Terrance Paradie – SVP and CFO: Well, as we started looking at 2013 and looking at our balance sheet, we wanted to make sure that with volatile pricing environment that we have the financial flexibility and liquidity get through this cycle. So, with pricing and what happened in the third quarter through the fourth quarter to where we’re today, you can see the volatility. So when we looked at our balance sheet and we looked at our growth platform, we said, we need to shore up our balance sheet, and therefore that’s why we’re looking at from a capital standpoint, we went through the amendment process and where we’re at today.
Joseph A. Carrabba – Chairman, President and CEO: That’s right. Timna, I’ll just add. Probably what happened, the actual event that happened was in the third and fourth quarter when prices summed to below $100 for several weeks with that, and I think for most of the folks in the iron ore business, that did caused a time for pause and for people to reassess going forward on numerous projects. Where pricing was going to end up, nobody knew late in the third quarter or the fourth quarter, and we did exactly the same. That’s when we took some pretty immediate action on shutting down Phase II, so we can preserve capital to see where the pricing was going to end up with, and then have a look at our balance sheet. So you got to think about this balance sheet work that we’re doing right now as risk mitigation, not future forecasting of iron ore pricing. We’re still bullish on the cycle. We do still think there’ll be a lot of pricing volatility that we’ve seen given these new pricing regime that we’re only in the second or third year and we just want to make sure that balance sheet is in shape to handle another one of these jolts if it were to occur.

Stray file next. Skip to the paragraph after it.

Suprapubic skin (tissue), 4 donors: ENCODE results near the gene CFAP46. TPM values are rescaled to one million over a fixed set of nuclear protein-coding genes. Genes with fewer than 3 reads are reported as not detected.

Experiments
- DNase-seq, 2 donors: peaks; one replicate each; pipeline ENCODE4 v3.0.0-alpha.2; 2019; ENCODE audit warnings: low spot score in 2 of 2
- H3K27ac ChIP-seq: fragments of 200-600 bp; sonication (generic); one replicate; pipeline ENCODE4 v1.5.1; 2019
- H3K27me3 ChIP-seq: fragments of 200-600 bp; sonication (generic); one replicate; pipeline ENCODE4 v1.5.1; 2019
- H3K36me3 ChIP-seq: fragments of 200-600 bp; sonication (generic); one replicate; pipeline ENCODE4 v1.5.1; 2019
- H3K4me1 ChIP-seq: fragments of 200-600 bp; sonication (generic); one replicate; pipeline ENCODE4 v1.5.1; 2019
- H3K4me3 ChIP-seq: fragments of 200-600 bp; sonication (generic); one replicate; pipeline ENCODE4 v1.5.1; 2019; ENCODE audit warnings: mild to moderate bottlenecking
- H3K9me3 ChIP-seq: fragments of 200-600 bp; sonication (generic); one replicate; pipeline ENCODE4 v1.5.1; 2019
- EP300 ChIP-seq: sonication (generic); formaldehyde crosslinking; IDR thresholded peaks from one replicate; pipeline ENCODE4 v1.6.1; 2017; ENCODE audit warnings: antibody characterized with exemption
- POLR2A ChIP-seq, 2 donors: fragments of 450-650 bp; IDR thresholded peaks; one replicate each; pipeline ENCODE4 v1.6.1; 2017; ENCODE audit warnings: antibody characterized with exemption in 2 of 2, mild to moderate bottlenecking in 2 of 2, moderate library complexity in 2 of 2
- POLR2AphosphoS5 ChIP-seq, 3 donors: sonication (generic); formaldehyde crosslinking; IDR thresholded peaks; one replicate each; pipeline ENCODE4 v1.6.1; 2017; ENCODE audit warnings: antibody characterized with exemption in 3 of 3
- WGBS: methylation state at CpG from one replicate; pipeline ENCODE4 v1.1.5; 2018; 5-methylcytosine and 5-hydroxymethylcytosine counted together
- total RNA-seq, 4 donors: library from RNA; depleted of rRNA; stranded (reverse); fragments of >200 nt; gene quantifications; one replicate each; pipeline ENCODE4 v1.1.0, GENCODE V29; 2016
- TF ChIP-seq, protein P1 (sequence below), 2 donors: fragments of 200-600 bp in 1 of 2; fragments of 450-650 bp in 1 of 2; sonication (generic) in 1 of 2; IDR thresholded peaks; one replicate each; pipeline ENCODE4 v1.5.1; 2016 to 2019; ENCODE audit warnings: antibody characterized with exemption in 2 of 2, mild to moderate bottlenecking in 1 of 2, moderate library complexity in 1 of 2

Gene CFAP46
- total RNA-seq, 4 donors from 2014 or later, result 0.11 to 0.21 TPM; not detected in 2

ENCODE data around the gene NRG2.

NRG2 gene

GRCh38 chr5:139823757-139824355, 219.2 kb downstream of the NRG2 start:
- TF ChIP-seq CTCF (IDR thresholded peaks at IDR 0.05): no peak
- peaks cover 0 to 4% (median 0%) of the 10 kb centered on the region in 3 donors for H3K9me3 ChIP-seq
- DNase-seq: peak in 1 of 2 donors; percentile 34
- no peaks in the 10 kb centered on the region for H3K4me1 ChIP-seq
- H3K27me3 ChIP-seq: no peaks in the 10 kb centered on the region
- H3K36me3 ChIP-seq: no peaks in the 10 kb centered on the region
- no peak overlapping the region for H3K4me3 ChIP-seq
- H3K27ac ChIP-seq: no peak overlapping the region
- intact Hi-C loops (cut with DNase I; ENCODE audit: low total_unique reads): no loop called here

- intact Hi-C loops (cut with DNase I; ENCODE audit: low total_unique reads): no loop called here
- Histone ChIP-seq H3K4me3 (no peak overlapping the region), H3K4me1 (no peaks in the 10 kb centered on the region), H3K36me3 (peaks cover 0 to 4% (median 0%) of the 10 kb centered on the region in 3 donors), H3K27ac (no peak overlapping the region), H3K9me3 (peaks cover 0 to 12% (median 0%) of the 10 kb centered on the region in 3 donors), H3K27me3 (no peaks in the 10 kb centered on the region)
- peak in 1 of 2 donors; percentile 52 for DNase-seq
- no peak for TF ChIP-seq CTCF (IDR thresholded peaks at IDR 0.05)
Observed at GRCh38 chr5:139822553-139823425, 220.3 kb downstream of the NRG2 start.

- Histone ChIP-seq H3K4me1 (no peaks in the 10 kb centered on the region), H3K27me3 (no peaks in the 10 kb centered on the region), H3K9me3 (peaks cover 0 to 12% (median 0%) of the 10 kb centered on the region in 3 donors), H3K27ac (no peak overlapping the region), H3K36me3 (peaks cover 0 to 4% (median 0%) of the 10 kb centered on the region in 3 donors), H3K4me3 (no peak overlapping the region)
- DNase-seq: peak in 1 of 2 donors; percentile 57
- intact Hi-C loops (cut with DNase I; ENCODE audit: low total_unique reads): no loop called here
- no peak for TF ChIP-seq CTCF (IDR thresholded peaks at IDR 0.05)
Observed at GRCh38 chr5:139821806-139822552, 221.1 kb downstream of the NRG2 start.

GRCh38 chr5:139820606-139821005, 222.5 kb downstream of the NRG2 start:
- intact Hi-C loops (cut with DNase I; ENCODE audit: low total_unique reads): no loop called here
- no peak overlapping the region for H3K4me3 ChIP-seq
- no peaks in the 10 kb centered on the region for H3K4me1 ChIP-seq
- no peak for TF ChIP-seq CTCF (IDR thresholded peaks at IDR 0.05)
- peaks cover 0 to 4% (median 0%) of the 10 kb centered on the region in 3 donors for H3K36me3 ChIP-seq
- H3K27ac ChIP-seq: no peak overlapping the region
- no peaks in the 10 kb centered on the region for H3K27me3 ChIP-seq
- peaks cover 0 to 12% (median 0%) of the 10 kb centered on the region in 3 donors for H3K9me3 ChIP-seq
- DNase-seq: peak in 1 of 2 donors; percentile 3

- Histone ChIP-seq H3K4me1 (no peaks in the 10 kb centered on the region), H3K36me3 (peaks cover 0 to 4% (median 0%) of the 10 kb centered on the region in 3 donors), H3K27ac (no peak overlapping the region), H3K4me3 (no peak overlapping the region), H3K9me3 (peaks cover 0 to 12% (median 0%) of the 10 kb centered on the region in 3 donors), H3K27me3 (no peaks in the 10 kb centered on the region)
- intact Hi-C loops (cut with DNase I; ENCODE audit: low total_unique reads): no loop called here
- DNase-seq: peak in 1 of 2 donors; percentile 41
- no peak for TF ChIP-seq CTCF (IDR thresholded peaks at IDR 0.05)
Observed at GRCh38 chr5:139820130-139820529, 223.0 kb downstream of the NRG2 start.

Timna Tanners – Bank of America Merrill Lynch: That’s helpful one to get your perspective. And then drilling down a little bit more on Eastern Canada, can you talk to us about Wabush and how you’re looking at the future of Wabush, and then how long you think the discounting of the concentrate might have to continue, so that we can get a perspective on pricing more medium term.
Joseph A. Carrabba – Chairman, President and CEO: I think on Wabush we’re looking at a number of operating strategies. I think as we’ve reported back with that we are starting to hone in on that as always it’s as always just a trade-up of CapEx versus OpEx that goes with it. I do think with our – when we do look at the new Wabush, if you will, with that we’ve to reduce some CapEx pretty significantly for that facility, and we will probably be shrinking the footprint of Wabush. We should have that work completed this quarter and be able to get on with our operating we plan and be able to report back. On your reference to the discount at concentrator, I think that goes back to the Bloom Lake not the Wabush in such pellets. I think as we continue to move into the new markets as I discussed in my earlier comments, with that we are continuing to get test trials into the marketplace. We continue to diversify the product. And we will use the commercial tools that we need well into getting all of the product placed including going into the 14 million ton. So, it will come in a variety of ways to variety of different customers, where we are at with different stages of negotiation in trial.